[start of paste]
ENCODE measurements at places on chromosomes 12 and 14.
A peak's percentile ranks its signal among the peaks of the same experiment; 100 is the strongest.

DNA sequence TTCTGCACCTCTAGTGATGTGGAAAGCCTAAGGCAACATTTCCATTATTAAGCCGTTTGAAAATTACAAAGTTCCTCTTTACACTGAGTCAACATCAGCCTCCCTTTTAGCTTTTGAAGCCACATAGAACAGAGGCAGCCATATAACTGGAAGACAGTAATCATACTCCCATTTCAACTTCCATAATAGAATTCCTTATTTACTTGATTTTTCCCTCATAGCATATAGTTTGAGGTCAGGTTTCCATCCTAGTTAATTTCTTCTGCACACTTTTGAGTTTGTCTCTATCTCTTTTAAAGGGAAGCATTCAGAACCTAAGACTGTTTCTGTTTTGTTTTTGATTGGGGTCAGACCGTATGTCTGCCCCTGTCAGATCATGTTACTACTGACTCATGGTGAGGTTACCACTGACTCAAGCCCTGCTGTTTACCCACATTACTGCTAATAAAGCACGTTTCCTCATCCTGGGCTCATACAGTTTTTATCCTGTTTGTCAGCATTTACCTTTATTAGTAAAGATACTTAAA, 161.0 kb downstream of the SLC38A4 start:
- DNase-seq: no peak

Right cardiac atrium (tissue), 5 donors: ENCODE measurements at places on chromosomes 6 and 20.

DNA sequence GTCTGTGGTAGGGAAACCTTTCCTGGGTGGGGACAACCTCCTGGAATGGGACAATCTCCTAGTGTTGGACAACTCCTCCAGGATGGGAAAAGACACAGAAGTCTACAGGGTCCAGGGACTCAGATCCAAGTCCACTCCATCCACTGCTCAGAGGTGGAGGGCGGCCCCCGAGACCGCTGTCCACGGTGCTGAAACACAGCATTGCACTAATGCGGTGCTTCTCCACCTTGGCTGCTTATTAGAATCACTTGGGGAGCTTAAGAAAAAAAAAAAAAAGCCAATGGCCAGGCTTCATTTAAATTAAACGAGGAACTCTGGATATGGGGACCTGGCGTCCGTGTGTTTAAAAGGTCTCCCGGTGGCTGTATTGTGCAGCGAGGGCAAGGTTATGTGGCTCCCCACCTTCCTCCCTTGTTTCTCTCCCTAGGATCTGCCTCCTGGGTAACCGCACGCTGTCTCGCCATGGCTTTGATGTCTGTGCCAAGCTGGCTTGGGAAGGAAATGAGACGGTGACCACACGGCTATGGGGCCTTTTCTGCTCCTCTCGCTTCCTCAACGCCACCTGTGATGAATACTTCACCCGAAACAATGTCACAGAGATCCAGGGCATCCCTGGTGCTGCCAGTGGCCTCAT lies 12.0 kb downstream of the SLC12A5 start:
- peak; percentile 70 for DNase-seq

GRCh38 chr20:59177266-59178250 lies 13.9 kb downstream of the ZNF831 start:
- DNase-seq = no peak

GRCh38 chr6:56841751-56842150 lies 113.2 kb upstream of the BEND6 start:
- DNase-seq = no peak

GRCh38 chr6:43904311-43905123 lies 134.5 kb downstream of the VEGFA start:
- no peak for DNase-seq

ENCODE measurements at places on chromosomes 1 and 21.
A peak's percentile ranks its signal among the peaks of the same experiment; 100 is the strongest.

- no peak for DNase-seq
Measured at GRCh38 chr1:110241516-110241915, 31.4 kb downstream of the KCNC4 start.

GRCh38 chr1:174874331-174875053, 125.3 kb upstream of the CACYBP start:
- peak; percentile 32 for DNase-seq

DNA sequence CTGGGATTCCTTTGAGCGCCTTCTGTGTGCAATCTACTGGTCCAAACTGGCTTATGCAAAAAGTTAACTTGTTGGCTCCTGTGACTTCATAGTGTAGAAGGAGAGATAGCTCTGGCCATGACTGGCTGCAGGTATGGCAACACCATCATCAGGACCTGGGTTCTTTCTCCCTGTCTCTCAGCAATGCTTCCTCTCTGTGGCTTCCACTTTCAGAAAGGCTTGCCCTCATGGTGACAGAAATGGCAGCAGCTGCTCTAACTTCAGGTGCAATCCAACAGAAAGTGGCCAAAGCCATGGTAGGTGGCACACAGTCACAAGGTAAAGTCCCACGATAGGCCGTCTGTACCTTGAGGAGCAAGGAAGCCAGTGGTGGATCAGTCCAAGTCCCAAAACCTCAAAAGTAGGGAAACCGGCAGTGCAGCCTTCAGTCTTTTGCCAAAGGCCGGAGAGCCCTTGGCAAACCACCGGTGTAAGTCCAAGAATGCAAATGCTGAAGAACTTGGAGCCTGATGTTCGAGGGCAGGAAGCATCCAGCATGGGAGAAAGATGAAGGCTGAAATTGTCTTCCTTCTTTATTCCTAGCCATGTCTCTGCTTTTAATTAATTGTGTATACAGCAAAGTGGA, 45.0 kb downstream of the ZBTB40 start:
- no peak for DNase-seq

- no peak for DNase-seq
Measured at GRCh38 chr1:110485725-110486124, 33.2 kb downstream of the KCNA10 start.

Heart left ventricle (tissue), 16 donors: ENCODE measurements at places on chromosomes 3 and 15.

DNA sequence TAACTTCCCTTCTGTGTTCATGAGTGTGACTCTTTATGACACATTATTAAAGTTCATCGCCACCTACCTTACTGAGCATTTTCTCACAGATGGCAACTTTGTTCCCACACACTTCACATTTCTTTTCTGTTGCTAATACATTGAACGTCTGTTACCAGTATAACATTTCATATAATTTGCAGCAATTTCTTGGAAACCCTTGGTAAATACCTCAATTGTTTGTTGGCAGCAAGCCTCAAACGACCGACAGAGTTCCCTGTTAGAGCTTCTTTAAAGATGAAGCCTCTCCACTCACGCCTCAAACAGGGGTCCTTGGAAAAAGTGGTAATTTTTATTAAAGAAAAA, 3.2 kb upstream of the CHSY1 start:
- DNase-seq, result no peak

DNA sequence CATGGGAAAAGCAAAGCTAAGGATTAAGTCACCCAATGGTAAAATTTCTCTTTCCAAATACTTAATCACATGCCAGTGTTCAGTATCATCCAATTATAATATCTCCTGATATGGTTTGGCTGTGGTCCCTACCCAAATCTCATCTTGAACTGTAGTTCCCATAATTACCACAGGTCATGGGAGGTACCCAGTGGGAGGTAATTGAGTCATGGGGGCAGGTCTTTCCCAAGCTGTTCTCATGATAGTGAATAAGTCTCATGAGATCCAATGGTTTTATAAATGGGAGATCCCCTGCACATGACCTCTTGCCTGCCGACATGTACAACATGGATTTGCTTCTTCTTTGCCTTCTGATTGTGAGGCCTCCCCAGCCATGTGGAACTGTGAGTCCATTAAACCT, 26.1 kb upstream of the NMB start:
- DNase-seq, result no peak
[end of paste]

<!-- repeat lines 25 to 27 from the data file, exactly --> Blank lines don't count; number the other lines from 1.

DNA sequence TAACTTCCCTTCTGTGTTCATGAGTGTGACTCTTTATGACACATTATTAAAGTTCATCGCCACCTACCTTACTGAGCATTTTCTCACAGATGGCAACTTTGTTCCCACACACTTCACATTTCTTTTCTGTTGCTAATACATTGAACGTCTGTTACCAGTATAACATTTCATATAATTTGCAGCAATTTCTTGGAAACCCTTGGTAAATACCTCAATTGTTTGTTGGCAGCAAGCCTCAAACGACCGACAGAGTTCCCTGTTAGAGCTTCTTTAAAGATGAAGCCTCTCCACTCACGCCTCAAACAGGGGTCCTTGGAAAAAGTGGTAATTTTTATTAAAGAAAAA, 3.2 kb upstream of the CHSY1 start:
- DNase-seq, result no peak

DNA sequence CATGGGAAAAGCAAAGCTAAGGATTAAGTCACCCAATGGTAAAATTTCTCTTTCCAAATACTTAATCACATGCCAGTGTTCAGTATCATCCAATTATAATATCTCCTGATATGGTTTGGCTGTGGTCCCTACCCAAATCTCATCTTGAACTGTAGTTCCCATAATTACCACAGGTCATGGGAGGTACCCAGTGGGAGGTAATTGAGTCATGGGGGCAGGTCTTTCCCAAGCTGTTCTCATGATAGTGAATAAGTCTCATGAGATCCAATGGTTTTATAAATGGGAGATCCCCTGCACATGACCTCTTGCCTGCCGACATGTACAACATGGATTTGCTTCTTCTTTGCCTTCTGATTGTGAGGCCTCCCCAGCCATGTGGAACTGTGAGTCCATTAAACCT, 26.1 kb upstream of the NMB start: